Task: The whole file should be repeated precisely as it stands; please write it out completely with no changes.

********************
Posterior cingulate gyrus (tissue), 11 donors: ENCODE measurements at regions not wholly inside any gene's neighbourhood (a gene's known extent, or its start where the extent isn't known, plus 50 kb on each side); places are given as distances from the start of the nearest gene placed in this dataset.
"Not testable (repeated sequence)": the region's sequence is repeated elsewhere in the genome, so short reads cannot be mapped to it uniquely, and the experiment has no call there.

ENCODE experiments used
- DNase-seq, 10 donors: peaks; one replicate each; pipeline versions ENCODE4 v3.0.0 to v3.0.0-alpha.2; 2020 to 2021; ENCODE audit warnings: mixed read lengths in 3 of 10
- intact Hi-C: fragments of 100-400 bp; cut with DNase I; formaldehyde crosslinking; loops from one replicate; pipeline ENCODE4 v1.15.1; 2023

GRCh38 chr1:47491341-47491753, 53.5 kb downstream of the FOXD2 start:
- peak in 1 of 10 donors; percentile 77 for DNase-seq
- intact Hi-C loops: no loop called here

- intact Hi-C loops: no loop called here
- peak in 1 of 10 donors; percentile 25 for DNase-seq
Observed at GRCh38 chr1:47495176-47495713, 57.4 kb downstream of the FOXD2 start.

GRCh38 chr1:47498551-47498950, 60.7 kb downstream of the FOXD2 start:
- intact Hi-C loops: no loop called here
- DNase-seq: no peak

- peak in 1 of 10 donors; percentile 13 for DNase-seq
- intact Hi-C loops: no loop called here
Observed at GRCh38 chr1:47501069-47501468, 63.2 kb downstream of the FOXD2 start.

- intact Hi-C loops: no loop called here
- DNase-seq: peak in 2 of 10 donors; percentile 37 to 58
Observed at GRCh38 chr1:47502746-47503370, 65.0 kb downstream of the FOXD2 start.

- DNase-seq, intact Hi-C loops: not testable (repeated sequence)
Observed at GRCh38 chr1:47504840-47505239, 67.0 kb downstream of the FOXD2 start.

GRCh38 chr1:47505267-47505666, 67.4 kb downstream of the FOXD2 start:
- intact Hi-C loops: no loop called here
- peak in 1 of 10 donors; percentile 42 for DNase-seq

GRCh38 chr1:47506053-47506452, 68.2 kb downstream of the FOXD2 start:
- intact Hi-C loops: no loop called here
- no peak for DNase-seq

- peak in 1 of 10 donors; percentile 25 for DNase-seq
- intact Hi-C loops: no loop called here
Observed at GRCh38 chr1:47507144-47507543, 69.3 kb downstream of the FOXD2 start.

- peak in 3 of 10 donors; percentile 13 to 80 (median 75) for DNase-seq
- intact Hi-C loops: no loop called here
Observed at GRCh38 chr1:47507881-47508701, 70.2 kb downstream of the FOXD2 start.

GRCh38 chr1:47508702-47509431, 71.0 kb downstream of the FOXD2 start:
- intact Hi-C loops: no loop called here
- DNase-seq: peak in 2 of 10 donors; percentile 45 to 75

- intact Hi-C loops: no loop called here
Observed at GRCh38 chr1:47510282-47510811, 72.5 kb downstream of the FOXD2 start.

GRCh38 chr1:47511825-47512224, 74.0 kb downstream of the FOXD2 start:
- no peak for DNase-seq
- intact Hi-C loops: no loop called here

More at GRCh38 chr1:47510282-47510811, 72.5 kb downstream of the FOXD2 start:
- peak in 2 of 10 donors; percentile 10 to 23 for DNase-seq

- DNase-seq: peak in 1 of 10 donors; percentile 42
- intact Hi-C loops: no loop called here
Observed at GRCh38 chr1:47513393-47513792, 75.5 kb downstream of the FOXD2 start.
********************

Posterior cingulate gyrus (tissue), 11 donors: ENCODE measurements at regions not wholly inside any gene's neighbourhood (a gene's known extent, or its start where the extent isn't known, plus 50 kb on each side); places are given as distances from the start of the nearest gene placed in this dataset.
"Not testable (repeated sequence)": the region's sequence is repeated elsewhere in the genome, so short reads cannot be mapped to it uniquely, and the experiment has no call there.

ENCODE experiments used
- DNase-seq, 10 donors: peaks; one replicate each; pipeline versions ENCODE4 v3.0.0 to v3.0.0-alpha.2; 2020 to 2021; ENCODE audit warnings: mixed read lengths in 3 of 10
- intact Hi-C: fragments of 100-400 bp; cut with DNase I; formaldehyde crosslinking; loops from one replicate; pipeline ENCODE4 v1.15.1; 2023

GRCh38 chr1:47491341-47491753, 53.5 kb downstream of the FOXD2 start:
- peak in 1 of 10 donors; percentile 77 for DNase-seq
- intact Hi-C loops: no loop called here

- intact Hi-C loops: no loop called here
- peak in 1 of 10 donors; percentile 25 for DNase-seq
Observed at GRCh38 chr1:47495176-47495713, 57.4 kb downstream of the FOXD2 start.

GRCh38 chr1:47498551-47498950, 60.7 kb downstream of the FOXD2 start:
- intact Hi-C loops: no loop called here
- DNase-seq: no peak

- peak in 1 of 10 donors; percentile 13 for DNase-seq
- intact Hi-C loops: no loop called here
Observed at GRCh38 chr1:47501069-47501468, 63.2 kb downstream of the FOXD2 start.

- intact Hi-C loops: no loop called here
- DNase-seq: peak in 2 of 10 donors; percentile 37 to 58
Observed at GRCh38 chr1:47502746-47503370, 65.0 kb downstream of the FOXD2 start.

- DNase-seq, intact Hi-C loops: not testable (repeated sequence)
Observed at GRCh38 chr1:47504840-47505239, 67.0 kb downstream of the FOXD2 start.

GRCh38 chr1:47505267-47505666, 67.4 kb downstream of the FOXD2 start:
- intact Hi-C loops: no loop called here
- peak in 1 of 10 donors; percentile 42 for DNase-seq

GRCh38 chr1:47506053-47506452, 68.2 kb downstream of the FOXD2 start:
- intact Hi-C loops: no loop called here
- no peak for DNase-seq

- peak in 1 of 10 donors; percentile 25 for DNase-seq
- intact Hi-C loops: no loop called here
Observed at GRCh38 chr1:47507144-47507543, 69.3 kb downstream of the FOXD2 start.

- peak in 3 of 10 donors; percentile 13 to 80 (median 75) for DNase-seq
- intact Hi-C loops: no loop called here
Observed at GRCh38 chr1:47507881-47508701, 70.2 kb downstream of the FOXD2 start.

GRCh38 chr1:47508702-47509431, 71.0 kb downstream of the FOXD2 start:
- intact Hi-C loops: no loop called here
- DNase-seq: peak in 2 of 10 donors; percentile 45 to 75

- intact Hi-C loops: no loop called here
Observed at GRCh38 chr1:47510282-47510811, 72.5 kb downstream of the FOXD2 start.

GRCh38 chr1:47511825-47512224, 74.0 kb downstream of the FOXD2 start:
- no peak for DNase-seq
- intact Hi-C loops: no loop called here

More at GRCh38 chr1:47510282-47510811, 72.5 kb downstream of the FOXD2 start:
- peak in 2 of 10 donors; percentile 10 to 23 for DNase-seq

- DNase-seq: peak in 1 of 10 donors; percentile 42
- intact Hi-C loops: no loop called here
Observed at GRCh38 chr1:47513393-47513792, 75.5 kb downstream of the FOXD2 start.